In my class, I liked to talk about androgynous women, a term that has now gone out of style, but still says much about women’s search for a strong self.  An androgynous woman is one who is both independent and dependent; she can take independent action when the circumstances call for it, but she also knows when to call in others for help.  Doesn’t that sound like the perfect female protagonist in mysteries?  Yes.  These are the kind of protagonists we love.  Take for example, Janet Evanovich’s Stephanie Plum, a strong woman who can get herself out of (and into) tight situations.  The men in her life may come to her aid at times, but it is often Lulu who is beside her when the bullets begin to fly.

Jean Henry Mead writes a mystery series about two retired women who have become amateur sleuths.  In her recent book Murder on the Interstate the women find a dead body along the interstate and set out to find the killer.  She achieves a perfect balance of the independent women getting into fixes and helping one another to get out of them.  These are strong women, but dependent upon one another when it’s necessary.

There are other examples, e.g., Goldie with her husband and her first husband’s ex-wife in Dianne Mott Davidson’s caterer series, Mary Daheim’s Judith who runs a bed and breakfast and relies on her cousin as a sleuthing partner, or Susan Albert Wittig’s herbalist who is surrounded by women friends to call on for help.  Whether we know it or not, we like to read about women who have both independent and dependent aspects to their personalities.  We don’t want men to ride in and rescue them, but we do want protagonists who are connected by love and friendship with other people.  We don’t want them to say no to a little help when facing down a killer.

In my own writing I try to remember what I like about others’ characters and craft my protagonists as strong women, but never so independent they can’t borrow their friend’s gun to shoot the bad guy.  How do you write your protagonist?”


Lesley A. Diehl, author of A Deadly Draught, a Hera Knightsbridge Master Brewer series and Dumpster Dying, a Big Lake Murder Mystery.

Visit her at and on her blog at

Independent or not, strong women are strong women!



Feminist? Unabashedly!

Unabashedly A Feminist

Among the reasons I write strong women today is because of the inspiration I’ve gained from others who have done such. Over the last forty years, I’ve filled my library, and my mind, with writings by women who offered what I needed. These women have inspired me to find my voice, to identify and claim who I am, what I stand for, and what I refuse to stand for. Their writing also helped me change those things that I didn’t like about myself. I find it amazing how women touch our lives so many years after they have passed from this world—women who lived and died, often years before we were born. Yet still they teach us much about ourselves.

One such example is the life and writings of Charlotte Perkins Gilman, born in 1860.

I first met her in a Women in Literature class at the University of Texas at El Paso in the early  1980s. I was forty-three years old and a sophomore. (Non-traditional students rock! It is never too late for a woman to go to college.)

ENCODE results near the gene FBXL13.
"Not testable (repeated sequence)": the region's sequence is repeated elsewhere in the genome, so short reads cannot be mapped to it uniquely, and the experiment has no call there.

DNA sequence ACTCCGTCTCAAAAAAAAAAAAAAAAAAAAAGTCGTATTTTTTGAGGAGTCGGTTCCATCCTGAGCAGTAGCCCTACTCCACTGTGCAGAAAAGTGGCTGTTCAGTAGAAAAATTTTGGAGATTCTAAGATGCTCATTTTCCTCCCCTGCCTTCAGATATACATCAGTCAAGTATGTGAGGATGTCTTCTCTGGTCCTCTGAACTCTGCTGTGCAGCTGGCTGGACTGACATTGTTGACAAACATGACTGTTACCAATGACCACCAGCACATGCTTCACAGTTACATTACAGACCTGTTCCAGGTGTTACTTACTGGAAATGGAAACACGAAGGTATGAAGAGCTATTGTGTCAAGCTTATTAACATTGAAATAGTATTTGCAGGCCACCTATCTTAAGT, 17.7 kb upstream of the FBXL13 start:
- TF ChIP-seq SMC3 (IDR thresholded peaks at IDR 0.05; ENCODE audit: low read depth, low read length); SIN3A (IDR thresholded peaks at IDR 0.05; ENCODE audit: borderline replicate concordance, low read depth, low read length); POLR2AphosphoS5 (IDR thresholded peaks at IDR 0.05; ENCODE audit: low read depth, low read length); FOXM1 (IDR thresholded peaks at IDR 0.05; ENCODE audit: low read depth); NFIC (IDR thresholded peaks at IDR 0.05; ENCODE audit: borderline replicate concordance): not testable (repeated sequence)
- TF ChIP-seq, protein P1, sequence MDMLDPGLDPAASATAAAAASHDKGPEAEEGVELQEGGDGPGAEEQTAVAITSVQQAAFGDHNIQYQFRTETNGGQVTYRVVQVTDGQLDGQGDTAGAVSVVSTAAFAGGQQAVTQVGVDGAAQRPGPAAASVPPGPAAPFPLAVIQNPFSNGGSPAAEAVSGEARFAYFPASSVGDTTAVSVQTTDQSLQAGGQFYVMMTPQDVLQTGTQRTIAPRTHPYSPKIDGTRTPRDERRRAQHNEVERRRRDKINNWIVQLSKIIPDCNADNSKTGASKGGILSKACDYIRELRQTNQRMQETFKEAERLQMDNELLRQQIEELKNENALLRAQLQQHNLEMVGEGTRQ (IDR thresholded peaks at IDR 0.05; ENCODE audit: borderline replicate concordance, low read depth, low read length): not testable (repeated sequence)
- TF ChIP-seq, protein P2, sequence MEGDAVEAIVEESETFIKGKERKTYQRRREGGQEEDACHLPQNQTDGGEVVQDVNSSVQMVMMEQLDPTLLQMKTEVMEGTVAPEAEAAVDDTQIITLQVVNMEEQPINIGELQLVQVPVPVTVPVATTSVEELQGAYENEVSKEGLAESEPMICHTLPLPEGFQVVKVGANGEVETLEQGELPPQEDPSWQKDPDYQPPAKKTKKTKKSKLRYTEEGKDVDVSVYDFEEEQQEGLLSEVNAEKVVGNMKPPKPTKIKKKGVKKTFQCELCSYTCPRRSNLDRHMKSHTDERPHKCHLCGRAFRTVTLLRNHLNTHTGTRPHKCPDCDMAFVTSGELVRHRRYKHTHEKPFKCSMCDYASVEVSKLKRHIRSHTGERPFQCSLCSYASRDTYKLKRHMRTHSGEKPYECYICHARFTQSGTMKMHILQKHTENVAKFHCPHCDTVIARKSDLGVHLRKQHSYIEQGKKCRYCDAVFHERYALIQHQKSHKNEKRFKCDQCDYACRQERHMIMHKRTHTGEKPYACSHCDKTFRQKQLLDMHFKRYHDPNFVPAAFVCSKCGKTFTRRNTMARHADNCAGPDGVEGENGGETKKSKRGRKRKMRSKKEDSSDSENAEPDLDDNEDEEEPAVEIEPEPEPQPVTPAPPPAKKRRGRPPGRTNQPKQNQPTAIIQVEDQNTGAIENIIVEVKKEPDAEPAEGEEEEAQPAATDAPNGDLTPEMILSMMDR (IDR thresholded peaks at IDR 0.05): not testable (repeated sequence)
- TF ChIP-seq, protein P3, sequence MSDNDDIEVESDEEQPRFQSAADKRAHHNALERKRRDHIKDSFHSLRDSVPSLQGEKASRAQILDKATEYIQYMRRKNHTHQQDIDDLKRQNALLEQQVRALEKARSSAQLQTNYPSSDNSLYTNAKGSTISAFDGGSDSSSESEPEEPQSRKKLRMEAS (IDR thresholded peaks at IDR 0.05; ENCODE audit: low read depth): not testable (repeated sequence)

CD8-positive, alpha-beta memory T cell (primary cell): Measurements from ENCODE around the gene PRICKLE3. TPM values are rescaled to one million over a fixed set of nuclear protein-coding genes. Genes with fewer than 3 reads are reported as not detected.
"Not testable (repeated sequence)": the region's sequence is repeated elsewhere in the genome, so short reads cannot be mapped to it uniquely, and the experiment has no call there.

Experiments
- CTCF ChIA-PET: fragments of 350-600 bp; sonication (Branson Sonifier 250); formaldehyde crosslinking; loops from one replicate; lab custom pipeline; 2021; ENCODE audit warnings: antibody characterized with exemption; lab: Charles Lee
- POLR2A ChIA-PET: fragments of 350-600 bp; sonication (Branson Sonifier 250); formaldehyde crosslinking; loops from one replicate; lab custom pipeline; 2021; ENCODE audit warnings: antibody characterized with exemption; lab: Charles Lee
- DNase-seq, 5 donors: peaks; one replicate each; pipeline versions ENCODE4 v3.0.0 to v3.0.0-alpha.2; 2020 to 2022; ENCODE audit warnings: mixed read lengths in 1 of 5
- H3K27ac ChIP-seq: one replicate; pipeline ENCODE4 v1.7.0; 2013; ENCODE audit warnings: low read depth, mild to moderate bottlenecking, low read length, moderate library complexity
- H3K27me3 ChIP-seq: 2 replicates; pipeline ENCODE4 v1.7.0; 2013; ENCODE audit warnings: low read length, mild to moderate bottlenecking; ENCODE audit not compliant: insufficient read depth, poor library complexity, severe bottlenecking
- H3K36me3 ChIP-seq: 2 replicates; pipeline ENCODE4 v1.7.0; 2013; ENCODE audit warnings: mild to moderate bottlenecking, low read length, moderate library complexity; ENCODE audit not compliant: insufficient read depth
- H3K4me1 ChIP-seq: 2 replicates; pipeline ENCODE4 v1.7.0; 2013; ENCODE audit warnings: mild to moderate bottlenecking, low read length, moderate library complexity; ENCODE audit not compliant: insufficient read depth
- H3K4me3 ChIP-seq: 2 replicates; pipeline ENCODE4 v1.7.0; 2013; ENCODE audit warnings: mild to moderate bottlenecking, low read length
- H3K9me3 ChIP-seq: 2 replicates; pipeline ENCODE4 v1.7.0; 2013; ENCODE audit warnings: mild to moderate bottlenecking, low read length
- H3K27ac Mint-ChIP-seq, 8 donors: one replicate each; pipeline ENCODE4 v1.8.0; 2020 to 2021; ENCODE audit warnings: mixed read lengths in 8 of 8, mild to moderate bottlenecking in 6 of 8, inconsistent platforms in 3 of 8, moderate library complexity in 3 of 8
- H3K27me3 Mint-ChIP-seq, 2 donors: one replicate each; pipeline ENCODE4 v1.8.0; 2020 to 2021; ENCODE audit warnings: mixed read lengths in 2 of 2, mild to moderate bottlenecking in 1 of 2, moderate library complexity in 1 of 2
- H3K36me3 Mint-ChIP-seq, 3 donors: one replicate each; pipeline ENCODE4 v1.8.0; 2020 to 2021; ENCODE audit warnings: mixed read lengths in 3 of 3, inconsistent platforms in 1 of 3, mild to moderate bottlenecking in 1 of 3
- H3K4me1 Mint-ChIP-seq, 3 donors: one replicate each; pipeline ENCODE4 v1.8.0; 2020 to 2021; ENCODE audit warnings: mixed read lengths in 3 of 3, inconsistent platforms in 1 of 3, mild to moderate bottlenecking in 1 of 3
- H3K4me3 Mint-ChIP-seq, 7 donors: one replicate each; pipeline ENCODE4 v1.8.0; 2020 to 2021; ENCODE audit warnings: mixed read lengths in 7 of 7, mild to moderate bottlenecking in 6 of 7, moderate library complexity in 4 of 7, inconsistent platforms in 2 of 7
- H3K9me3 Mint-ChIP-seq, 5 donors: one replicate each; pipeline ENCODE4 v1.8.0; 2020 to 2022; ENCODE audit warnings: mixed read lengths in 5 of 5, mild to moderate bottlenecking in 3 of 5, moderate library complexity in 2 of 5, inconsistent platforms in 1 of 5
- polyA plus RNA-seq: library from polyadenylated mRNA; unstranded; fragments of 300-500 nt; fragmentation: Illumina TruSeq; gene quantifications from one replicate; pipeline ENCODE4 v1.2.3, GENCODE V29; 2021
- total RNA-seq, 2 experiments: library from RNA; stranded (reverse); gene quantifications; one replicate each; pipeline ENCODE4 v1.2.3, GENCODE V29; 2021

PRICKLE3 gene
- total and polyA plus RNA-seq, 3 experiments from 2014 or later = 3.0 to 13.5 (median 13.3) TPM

My professor chose Charlotte’s feminist utopian novel, Herland, first published in 1915, for our class to read and discuss. (That cherished book is still an important part of my library, thirty years later.) I must admit, I was inspired—mesmerized—blown away—that a woman could pen such a novel at that time—that she had the wherewithal, the foresight, the wisdom, the forward-thinking—to do such.

Abandoned by her husband, Frederick Beecher, a relative of Harriet Beecher Stowe, Charlotte’s mother was forced to rear her children alone, which meant Gilman moved around a lot, and her education suffered as a result.

Despite her opposition to marriage, Charlotte did marry an artist named Charles Stetson in 1884, and in their 10-year marriage, they had a daughter named Katherine. During this time, Charlotte became a social activist. She also suffered a severe depression and underwent a series of unusualtreatments for it. This experience is likely to have inspired her best-known short story The Yellow Wall-Paper, penned in 1892. (If you don’t think being in an unhappy marriage is depressing–this story will convince you.)

While best known for writing fiction, she was also a well-known lecturer and intellectual. One of her greatest nonfiction publications is Women and Economics, published in 1898. Today, many women struggle with being called a feminist—not Charlotte. In this work, she took a bold stand and encouraged women to gain economic independence, cementing her standing as a social theorist.

Other significant works of nonfiction followed, such as The Home: Its Work and Influence (1903) and Does a Man Support His Wife? (1915). Charlotte also established The Forerunner, a magazine where she expressed her own ideas on social reform and women’s issues.

In 1900, Charlotte married again, this time to her cousin George Gilman, and the two remained happily married until he died in 1934. A year later, at the age of 75, Charlotte learned that she had inoperable breast cancer and ended her life, leaving behind a note that said she “chose chloroform over cancer.”

Today, much of her work is beginning to be recognized as important and is being re-published. She had an incredible influence on women of her day, and offers much to us today. Let’s give her the recognition she deserves. Read her books. Let her inspire you. Tell others about her.  Don’t be ashamed to call yourself a feminist.

Instead, name it, and claim it.






Skip to toolbar